Top-slide mounted high-speed grinding attachment for internal and external work. The unit was driven from the "overhead".
Cross-slide-mounted Capstan head for repetition production work
The very rare con-rod boring jig. This was bolted to the cross slide and had an adjustable V-block at the back that could be slide forwards and backwards to accommodate rods with centres of up to 10 inches in length. The rod was secured by its gudeon pin in the V-block and the big end raised and lowered by an adjustable locking pad.
4-way toolpost. First offered during the 1930s, this unit dropped over the (internally threaded) post used by the ordinary Norman-patent toolholder
The unusual travelling steady that bolted to the back of the saddle - the rectangular gap allowing the cross slide to pass through it
M-type fixed steady
Saw bench assembly
M-Type Toolpost grinder
The rare - and desirable - tumble-reverse mechanism used to provide a reverse drive to the leadscrew
Foot Motor. An accessory used when a lathe was mounted on the owner's own bench
Bench countershaft unit as offered for the Myford version of the M-type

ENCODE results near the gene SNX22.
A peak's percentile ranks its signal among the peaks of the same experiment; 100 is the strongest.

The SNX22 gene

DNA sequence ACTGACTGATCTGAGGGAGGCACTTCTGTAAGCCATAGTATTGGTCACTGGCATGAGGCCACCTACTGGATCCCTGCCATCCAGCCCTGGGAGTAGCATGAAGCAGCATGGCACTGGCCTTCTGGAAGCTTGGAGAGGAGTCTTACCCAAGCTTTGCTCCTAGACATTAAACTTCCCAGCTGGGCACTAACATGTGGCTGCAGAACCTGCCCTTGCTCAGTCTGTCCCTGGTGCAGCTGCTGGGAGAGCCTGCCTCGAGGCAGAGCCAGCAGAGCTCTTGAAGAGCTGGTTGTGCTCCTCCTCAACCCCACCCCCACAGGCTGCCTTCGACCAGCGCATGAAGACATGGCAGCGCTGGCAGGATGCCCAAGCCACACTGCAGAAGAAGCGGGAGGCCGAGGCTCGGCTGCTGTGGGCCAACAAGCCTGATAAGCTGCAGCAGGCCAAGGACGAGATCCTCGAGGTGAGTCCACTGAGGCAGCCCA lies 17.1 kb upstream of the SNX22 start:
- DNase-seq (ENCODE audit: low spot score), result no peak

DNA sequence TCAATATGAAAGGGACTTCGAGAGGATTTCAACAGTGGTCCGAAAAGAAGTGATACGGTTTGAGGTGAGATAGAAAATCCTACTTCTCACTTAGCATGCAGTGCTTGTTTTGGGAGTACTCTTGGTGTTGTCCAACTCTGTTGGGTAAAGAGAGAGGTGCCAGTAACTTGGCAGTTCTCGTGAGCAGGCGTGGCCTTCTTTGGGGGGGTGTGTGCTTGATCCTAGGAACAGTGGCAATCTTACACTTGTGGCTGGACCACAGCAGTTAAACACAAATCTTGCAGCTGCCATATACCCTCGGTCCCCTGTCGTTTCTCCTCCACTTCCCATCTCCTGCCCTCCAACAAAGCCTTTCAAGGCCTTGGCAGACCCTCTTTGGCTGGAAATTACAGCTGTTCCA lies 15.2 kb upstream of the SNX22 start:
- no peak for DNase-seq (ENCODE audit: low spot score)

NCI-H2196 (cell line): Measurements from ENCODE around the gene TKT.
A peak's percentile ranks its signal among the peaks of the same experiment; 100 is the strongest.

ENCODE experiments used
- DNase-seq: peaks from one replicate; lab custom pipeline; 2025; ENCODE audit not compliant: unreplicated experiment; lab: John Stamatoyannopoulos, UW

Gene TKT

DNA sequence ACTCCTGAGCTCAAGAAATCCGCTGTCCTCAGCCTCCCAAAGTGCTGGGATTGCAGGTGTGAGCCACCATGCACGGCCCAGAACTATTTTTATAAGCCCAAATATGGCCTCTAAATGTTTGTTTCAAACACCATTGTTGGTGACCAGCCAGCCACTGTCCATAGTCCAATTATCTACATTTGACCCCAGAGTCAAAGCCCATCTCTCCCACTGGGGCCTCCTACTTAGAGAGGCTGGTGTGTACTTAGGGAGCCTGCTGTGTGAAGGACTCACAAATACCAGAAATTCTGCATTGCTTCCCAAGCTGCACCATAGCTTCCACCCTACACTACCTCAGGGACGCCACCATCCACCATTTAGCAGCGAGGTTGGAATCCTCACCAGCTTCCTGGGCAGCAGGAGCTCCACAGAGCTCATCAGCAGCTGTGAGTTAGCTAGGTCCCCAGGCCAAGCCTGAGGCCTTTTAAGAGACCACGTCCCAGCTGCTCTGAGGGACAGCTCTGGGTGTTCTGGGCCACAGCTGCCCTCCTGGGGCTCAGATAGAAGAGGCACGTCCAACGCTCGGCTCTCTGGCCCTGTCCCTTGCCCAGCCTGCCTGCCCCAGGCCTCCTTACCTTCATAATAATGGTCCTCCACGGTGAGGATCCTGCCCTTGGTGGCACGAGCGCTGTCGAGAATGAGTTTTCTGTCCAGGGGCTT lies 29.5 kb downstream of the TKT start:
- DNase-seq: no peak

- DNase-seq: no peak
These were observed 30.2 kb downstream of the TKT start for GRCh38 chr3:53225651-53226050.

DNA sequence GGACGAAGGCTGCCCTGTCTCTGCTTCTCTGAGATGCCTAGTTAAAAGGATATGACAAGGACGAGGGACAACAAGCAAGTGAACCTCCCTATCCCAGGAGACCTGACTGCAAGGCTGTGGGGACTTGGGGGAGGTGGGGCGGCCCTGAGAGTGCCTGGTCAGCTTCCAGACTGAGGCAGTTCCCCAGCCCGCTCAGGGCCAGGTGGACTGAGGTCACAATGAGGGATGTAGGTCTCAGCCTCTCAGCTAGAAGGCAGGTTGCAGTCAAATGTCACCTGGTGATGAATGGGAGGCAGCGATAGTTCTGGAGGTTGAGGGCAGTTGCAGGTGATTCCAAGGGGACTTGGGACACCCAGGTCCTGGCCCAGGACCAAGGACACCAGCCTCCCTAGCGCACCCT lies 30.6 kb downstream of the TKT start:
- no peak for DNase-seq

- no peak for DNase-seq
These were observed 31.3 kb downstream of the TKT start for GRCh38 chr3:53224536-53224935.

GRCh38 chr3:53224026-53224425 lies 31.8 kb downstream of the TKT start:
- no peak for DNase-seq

Handrest supplied as part of the standard equipment from 1902 until around 1929
Some accessories never made it into the (known) publicity literature. This dividing unit, which uses standard changewheels and the same spindle nose as the lathe, has been found with several of the smaller Drummond machines
Probably an original Drummond item - the general design and "texture" of the castings suggests it is - this swivelling milling slide is particularly rare
The unusual Walram attachment. See this page for full details. Used to provide a left-hand threading drive to the leadscrew, the Walram could also be assembled to give an ultra-fine carriage feed by means of an additional compound reduction where two gears--one large and one small--are pinned together on a common shaft. Normally the Round bed would have been limited to two such assemblies but with the Walram in place three could be built